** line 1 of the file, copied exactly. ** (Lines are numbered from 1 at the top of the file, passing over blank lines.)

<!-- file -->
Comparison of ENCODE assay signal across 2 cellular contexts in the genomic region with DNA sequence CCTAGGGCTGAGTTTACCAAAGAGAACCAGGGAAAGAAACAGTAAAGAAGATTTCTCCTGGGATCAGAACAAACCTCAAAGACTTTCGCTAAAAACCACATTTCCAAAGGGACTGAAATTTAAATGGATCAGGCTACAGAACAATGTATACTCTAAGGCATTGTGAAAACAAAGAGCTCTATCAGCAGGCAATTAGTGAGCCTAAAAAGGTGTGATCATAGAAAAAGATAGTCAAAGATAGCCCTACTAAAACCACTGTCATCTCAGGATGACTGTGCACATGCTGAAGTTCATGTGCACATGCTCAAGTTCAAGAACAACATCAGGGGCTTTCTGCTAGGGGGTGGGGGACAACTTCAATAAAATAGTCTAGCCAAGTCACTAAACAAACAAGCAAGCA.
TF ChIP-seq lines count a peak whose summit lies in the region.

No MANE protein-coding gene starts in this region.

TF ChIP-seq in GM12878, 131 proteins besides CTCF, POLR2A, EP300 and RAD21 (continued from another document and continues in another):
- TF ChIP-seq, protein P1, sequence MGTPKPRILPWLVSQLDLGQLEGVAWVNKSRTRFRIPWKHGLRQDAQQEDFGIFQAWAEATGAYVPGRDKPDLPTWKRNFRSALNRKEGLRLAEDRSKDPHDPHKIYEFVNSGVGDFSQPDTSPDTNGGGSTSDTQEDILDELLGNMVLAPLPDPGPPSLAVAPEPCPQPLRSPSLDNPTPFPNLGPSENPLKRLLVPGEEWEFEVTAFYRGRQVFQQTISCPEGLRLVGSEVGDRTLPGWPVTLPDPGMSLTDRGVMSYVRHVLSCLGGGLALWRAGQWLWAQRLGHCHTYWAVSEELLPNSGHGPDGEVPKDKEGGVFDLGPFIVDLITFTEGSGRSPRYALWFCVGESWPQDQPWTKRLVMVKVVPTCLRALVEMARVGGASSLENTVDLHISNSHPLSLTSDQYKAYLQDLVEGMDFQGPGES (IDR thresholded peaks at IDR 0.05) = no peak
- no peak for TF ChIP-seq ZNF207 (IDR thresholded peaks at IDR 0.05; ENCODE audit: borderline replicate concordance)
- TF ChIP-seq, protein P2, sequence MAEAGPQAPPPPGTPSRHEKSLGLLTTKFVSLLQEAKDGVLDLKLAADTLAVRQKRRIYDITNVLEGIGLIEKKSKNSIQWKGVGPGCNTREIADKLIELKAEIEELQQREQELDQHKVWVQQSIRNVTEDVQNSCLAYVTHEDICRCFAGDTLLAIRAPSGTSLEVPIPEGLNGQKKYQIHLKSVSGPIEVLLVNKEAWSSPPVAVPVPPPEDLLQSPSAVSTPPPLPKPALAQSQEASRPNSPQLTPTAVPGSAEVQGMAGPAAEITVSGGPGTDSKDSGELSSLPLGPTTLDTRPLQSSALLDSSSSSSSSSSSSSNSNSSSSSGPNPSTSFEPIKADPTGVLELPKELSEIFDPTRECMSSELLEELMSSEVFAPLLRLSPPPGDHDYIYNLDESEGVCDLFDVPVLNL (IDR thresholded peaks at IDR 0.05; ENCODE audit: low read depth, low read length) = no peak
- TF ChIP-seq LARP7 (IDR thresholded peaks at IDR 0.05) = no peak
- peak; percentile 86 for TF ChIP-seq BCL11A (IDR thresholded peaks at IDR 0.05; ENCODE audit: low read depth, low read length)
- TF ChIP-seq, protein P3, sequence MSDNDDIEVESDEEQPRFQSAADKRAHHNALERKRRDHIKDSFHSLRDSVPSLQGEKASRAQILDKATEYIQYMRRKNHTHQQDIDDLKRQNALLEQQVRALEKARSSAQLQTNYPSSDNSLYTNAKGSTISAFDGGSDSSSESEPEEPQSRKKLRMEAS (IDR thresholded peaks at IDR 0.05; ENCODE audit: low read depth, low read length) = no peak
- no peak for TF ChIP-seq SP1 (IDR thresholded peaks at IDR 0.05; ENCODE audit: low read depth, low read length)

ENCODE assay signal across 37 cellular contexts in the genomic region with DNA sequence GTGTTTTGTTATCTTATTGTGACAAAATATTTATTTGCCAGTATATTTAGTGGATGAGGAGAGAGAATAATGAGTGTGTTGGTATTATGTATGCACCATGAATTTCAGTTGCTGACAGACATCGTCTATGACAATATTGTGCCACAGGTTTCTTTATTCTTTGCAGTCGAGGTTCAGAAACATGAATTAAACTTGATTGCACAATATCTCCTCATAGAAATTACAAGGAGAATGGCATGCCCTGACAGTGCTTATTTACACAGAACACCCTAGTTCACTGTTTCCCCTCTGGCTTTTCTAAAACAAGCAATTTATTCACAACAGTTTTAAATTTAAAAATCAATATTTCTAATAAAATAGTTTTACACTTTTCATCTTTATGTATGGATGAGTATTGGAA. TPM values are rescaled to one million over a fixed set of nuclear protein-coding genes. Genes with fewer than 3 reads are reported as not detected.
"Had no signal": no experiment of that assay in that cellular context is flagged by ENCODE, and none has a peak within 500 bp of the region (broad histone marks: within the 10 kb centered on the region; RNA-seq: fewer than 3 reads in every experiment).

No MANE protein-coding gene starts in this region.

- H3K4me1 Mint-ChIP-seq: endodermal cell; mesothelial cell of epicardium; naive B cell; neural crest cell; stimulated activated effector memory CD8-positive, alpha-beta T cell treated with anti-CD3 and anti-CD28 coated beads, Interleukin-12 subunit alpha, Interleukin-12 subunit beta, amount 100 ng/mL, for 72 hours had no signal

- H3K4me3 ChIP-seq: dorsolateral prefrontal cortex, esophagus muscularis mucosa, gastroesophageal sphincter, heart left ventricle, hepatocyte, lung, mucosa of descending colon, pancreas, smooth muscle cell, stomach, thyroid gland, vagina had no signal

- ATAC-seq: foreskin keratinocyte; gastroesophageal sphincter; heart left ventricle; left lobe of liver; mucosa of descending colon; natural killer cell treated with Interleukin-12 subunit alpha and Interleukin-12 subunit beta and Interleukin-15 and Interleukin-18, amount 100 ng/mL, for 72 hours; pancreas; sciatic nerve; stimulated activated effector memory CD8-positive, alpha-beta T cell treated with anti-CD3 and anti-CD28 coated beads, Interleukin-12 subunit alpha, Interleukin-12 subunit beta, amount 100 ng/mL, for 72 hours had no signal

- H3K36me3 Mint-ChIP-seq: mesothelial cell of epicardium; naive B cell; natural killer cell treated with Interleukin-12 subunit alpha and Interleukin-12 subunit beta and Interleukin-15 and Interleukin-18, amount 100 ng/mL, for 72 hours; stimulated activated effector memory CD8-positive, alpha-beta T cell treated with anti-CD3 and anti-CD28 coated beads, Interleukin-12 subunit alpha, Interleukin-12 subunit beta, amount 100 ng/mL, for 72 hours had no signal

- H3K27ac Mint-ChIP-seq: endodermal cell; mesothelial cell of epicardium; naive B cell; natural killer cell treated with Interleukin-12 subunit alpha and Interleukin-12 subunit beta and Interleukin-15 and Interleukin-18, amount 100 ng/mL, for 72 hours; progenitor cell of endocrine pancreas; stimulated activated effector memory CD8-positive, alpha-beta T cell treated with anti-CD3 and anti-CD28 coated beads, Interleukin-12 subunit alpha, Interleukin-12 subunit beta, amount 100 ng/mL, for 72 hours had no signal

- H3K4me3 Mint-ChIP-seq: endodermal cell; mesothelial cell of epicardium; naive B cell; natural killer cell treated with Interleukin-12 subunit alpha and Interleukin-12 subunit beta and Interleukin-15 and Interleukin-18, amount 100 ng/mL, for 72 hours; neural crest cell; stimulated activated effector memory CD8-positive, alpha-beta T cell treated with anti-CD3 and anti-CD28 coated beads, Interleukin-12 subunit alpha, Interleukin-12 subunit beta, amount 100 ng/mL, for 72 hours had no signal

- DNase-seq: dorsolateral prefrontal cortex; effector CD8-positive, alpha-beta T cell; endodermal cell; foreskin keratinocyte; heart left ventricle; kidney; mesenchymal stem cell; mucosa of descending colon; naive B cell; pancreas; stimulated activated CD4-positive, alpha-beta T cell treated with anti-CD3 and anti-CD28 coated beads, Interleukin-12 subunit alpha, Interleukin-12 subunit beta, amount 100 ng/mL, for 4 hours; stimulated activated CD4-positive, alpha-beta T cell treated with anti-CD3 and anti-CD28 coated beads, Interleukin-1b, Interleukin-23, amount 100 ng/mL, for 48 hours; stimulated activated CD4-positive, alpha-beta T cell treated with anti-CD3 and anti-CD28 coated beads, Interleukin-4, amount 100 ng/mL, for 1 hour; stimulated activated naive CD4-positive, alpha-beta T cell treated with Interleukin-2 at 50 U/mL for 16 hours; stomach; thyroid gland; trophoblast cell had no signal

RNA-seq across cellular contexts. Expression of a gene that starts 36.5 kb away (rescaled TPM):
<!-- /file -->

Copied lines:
Comparison of ENCODE assay signal across 2 cellular contexts in the genomic region with DNA sequence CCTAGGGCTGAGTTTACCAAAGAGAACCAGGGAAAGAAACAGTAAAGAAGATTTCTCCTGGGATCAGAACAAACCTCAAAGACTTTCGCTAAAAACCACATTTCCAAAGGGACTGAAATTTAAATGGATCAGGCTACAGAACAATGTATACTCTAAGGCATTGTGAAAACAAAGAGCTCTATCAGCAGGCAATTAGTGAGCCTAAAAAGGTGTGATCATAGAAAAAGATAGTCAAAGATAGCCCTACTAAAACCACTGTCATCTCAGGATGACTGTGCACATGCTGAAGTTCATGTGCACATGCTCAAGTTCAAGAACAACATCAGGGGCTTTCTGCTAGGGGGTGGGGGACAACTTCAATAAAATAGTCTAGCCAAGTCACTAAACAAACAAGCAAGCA.